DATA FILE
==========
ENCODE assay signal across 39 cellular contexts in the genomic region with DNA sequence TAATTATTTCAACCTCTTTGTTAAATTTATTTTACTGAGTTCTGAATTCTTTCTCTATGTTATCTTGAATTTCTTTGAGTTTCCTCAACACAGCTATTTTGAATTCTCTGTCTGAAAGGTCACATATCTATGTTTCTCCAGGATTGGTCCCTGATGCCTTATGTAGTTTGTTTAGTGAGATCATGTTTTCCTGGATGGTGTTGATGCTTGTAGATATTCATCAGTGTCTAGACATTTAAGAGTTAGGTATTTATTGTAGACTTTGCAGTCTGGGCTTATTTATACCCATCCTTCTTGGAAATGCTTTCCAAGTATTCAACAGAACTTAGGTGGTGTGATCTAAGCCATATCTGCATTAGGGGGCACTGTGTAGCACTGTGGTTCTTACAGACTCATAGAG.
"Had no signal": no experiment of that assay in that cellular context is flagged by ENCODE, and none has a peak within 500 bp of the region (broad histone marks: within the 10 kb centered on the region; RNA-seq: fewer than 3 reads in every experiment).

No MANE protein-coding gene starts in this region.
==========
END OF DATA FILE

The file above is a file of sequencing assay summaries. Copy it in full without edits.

ENCODE assay signal across 39 cellular contexts in the genomic region with DNA sequence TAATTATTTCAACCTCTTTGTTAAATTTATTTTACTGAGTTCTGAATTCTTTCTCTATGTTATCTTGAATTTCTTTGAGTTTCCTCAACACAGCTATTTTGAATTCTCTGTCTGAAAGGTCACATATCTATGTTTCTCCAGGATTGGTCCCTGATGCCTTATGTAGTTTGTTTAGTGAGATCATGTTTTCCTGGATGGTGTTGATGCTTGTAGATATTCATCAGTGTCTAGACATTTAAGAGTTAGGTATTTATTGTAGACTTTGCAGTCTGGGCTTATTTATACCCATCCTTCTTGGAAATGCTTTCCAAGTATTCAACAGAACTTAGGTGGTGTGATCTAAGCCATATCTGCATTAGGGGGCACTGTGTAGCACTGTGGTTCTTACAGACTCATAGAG.
"Had no signal": no experiment of that assay in that cellular context is flagged by ENCODE, and none has a peak within 500 bp of the region (broad histone marks: within the 10 kb centered on the region; RNA-seq: fewer than 3 reads in every experiment).

No MANE protein-coding gene starts in this region.